Have you been thinking about buying a new household appliance for some time, but are you concerned about the financing? Electrical specialist stores regularly offer attractive special offers for refrigerators, televisions and the like:
With cheap installment payments, often even free of interest, they seem to make it easier for you to make a purchase decision when you really couldn’t afford to buy a new one. Read here what is actually behind the zero percent financing and the risks involved.
Interest-free can also be expensive
Before you convince yourself of the purchase with an interest-free financing offer, you should check whether there are other costs for financing instead of interest. Ancillary credit costs may be more expensive than the low-interest rate of a bank of your choice.
Typical additional costs are administration fees or residual debt insurance. High default costs can make the installment financing more expensive if you fail to meet your regular payment obligation in a good time.
Compare prices and costs before buying
Before buying a special offer with zero percent financing, you should definitely seek alternative offers and compare the total costs.
An example: You buy an electrical appliance at a price of 5,000 dollars and finance the amount in 24 monthly installments at the following payment terms from your dealer:
- Interest: 0%
- Processing fee: 2%
- Residual debt insurance: 0.6% of the loan amount per month
- Repayment amount: 5,491 dollars
If you opt for the cheap loan from a bank without residual debt insurance, the following costs will apply:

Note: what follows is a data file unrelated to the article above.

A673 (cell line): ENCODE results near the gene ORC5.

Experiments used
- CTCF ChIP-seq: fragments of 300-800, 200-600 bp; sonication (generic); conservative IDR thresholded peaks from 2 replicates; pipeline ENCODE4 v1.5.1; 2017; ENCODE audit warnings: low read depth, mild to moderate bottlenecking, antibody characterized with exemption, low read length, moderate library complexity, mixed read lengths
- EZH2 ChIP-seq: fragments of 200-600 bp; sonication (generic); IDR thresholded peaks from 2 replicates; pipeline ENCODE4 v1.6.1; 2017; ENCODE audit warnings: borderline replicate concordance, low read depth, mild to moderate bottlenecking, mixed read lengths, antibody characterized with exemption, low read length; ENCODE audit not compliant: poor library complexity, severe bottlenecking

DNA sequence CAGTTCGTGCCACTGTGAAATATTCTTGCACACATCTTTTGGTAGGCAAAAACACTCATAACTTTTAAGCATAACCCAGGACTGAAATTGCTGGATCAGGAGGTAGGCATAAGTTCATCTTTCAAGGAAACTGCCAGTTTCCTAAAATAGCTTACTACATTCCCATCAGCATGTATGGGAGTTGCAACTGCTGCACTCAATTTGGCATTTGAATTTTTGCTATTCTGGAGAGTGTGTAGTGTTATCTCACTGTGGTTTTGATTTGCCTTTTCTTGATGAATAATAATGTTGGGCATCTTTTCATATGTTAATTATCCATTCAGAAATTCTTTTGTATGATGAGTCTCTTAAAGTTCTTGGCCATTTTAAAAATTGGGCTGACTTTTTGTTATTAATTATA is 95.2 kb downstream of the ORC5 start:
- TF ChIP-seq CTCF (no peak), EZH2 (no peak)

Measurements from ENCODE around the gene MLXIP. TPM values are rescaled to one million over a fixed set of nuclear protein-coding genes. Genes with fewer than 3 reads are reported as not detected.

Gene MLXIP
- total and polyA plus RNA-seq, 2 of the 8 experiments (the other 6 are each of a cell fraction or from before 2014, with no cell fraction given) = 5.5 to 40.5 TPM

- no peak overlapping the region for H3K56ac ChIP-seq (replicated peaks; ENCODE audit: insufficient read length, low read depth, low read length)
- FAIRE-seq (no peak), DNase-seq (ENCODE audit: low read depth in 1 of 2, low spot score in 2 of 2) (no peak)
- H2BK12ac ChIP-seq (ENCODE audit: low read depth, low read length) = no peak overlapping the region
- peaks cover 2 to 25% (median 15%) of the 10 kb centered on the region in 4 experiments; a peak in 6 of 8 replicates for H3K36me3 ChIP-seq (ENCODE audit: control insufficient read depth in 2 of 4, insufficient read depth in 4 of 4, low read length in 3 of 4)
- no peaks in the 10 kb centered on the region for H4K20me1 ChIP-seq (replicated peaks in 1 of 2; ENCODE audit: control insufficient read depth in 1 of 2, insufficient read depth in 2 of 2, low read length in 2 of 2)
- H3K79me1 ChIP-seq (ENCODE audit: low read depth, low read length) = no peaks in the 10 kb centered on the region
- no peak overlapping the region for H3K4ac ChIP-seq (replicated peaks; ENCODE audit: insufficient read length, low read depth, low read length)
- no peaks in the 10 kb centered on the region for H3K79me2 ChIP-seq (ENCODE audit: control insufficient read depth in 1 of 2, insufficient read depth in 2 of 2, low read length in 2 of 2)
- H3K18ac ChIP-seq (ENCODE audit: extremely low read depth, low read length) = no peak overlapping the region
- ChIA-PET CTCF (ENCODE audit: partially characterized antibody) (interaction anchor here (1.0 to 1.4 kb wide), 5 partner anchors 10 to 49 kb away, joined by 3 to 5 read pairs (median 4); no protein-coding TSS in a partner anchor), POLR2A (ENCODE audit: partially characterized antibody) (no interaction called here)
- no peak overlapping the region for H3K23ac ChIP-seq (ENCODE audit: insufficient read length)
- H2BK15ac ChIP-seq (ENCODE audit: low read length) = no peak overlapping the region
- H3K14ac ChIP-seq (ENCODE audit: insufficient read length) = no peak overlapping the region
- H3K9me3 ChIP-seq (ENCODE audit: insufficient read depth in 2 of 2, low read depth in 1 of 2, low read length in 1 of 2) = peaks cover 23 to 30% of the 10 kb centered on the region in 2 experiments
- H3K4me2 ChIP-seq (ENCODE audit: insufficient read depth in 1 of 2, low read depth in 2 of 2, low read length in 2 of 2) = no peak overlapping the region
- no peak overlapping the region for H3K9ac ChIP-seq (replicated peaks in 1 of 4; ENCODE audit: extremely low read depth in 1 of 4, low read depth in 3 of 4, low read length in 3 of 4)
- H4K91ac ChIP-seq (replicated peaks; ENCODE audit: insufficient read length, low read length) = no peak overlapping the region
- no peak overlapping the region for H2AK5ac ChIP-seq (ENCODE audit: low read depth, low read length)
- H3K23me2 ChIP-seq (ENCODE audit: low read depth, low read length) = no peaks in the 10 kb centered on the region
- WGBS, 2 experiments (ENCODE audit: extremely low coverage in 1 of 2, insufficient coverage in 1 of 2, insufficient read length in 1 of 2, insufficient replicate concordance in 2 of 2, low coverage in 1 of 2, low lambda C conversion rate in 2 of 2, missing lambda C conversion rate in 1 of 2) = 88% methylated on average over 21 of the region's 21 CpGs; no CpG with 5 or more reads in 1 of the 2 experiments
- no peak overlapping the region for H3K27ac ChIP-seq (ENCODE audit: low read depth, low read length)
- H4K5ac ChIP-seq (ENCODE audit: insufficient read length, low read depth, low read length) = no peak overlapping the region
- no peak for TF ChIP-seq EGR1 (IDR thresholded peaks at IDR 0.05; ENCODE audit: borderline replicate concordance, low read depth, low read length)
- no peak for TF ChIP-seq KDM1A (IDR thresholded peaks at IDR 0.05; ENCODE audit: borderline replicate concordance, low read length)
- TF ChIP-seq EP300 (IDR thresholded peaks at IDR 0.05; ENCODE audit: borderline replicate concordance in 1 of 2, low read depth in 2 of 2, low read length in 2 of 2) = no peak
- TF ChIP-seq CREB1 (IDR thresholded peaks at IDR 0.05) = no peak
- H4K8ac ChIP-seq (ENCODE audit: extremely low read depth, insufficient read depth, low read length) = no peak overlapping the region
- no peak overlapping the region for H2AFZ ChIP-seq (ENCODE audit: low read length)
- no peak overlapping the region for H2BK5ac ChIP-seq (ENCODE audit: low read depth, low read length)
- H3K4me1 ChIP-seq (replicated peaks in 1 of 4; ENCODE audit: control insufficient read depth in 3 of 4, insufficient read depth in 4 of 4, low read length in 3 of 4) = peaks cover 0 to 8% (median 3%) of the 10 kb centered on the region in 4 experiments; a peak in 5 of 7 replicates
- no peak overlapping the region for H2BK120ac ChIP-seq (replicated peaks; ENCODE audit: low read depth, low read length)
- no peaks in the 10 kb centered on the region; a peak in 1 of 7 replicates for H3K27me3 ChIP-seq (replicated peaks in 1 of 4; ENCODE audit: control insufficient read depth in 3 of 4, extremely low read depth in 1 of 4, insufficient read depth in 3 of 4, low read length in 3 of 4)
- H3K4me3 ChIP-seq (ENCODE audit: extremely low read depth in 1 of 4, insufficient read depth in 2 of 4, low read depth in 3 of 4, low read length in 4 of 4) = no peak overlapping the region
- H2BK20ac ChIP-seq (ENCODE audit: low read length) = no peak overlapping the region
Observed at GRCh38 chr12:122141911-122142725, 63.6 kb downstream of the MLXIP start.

- APR: 3.2%
- Processing fee: 0%
- Repayment amount: 5,369 dollars
So you can see that interest-free financing can be more expensive than a bank loan of your choice with a low-interest rate. If you are not dependent on a retailer’s installment payment offer, you also have a better negotiating position: you may get your electrical device from another provider at a lower price. Ideally, you even offset the loan costs by the cheaper purchase price.
No financing without Credit Checker entry
The retailers also do not sell their products in installments, they only mediate Good Finance and work with a bank of their choice. For you, this means that in addition to the purchase contract, you also conclude a credit contract. Before the loan is granted there is a credit check and after the approval, the credit is entered in your Credit Checker file.
Other unpleasant Credit Checker entries can occur if you are in arrears with payment in installments. In the worst-case scenario, the supposedly cheap installment financing can seriously damage your creditworthiness.
Attention: no right of withdrawal with no interest
As a consumer, you have a statutory right of withdrawal for installment financing of goods with a purchase price of more than 200 dollars.
You can withdraw from your contract up to two weeks after signing the contract. However, this right only applies if interest is charged on the financing. With zero-percent financing, you forfeit your right to withdrawal.